Once again the professor has brought out all sorts of information that I didn't know in a way that made me want to learn more. A person who wants to learn about the Initial growth of Christianity should really like this book.
This is pretty typical work by Bart D Ehrman, meaning that the research is impeccable and it is presented so the lay person can understand the material. A lot of the material will seem familiar to readers of Ehrman, but this in no way lessons the significance of this particular work. Highly recommended.
I was disappointed that there was more guessing than real answers. Per the professor, sources are scarce but then went on to do a lot speculating about things he and his colleagues really don't know. This is not helpful. I stuck out the whole lecture hoping it would get better which it did only marginally, cringing as it went along. I was reminded of Paul's statement, "Ever learning, and never able to come to the knowledge of the truth."
"Very informative but loses momentum"
I have not read the print version but I suspect that some of the courses benefit from being in print
Yes very much so and I already have many of them on my list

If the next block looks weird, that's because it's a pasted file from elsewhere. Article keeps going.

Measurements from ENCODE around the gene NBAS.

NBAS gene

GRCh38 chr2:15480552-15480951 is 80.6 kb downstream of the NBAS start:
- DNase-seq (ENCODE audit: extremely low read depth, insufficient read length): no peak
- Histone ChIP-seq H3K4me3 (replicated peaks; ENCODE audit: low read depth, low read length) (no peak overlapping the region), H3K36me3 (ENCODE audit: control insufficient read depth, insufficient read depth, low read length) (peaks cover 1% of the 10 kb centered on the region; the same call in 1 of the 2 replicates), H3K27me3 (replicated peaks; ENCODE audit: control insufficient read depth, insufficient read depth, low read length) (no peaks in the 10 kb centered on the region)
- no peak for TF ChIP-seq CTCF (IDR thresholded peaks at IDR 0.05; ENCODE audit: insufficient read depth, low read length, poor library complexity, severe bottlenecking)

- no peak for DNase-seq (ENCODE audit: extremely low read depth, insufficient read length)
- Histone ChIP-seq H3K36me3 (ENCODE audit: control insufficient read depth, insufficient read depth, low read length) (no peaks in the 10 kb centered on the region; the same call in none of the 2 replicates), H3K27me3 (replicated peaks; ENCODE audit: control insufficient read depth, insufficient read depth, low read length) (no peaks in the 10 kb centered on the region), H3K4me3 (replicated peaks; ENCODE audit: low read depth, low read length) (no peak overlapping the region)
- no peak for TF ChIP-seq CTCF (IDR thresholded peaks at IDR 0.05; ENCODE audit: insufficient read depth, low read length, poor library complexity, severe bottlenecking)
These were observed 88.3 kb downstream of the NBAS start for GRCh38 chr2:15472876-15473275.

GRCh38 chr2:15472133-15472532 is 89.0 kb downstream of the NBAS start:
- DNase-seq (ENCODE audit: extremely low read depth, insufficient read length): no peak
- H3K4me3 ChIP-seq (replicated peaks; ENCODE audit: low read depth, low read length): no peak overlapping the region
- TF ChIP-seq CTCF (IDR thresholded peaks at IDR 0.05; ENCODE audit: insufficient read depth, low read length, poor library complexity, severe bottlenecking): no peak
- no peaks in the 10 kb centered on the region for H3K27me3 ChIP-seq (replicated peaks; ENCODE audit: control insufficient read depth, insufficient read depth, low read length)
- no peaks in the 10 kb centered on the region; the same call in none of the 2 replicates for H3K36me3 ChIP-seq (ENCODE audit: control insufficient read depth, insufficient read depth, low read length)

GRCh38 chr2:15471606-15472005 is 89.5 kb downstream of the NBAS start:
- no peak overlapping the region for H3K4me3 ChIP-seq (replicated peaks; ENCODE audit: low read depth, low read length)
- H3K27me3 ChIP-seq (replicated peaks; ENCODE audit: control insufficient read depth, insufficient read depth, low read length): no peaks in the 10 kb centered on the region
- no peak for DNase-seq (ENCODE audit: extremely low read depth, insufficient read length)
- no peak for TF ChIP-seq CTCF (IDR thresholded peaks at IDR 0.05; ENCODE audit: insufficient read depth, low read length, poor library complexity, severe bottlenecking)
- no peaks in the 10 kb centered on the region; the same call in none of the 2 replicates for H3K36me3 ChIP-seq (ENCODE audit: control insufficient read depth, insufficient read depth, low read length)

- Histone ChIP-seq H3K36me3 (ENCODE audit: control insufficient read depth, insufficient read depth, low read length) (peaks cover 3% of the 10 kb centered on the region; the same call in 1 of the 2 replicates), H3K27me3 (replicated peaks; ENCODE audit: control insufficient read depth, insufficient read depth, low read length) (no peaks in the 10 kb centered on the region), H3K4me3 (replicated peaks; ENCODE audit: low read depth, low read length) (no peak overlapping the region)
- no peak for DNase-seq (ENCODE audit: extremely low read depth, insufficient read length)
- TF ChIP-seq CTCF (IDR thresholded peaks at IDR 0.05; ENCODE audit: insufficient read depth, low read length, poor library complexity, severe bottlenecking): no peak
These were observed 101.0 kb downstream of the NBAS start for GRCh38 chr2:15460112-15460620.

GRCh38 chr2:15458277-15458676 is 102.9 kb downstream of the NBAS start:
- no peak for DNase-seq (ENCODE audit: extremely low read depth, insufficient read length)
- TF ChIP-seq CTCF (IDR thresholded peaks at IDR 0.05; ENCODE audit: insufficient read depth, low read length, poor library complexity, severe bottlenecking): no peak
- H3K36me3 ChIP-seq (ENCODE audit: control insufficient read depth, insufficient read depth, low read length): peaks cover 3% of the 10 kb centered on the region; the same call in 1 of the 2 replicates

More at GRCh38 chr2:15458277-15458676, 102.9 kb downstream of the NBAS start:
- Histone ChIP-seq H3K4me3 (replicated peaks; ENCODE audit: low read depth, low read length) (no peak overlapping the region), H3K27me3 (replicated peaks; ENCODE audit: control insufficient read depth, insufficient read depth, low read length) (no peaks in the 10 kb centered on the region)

This course contains many fascinating insights into the early Christian community and is an ideal starting point for the amateur student of the early church. However, about three quarters of the way into the course the emphasis changed from the development of the Christian community in its social and economic context to a very detailed examination of the canon. While a detailed examination of proto-orthodoxy is doubtless essential it seemed to come at the expense of a detailed exposition of the philosophical and social needs that this new religion served in the context of the world that existed at the height of the Roman Empire. The final chapter provides a clumsy end point and I felt that there should have been 4 or 5 more lectures looking in greater detail and demographics and the dialogue between sophisticated pagan philosophies and Christianity,At the very end the speaker seemed to out himself as a person of faith and this seems to have created some blind spots and a certain sense of bias. As it happens I then started another course in this series entitled The fall of the Pagans and the Origins of Medieval Christianity By Professor Kenneth Hart and this latter series works as a perfect follow-on to this course. I highly recommend buying them together and listening to this one before Professor Hart's course.
"Easy to listen and learn"
Really good set of lectures to listen and learn from will listen again soon. Will happily buy next in series.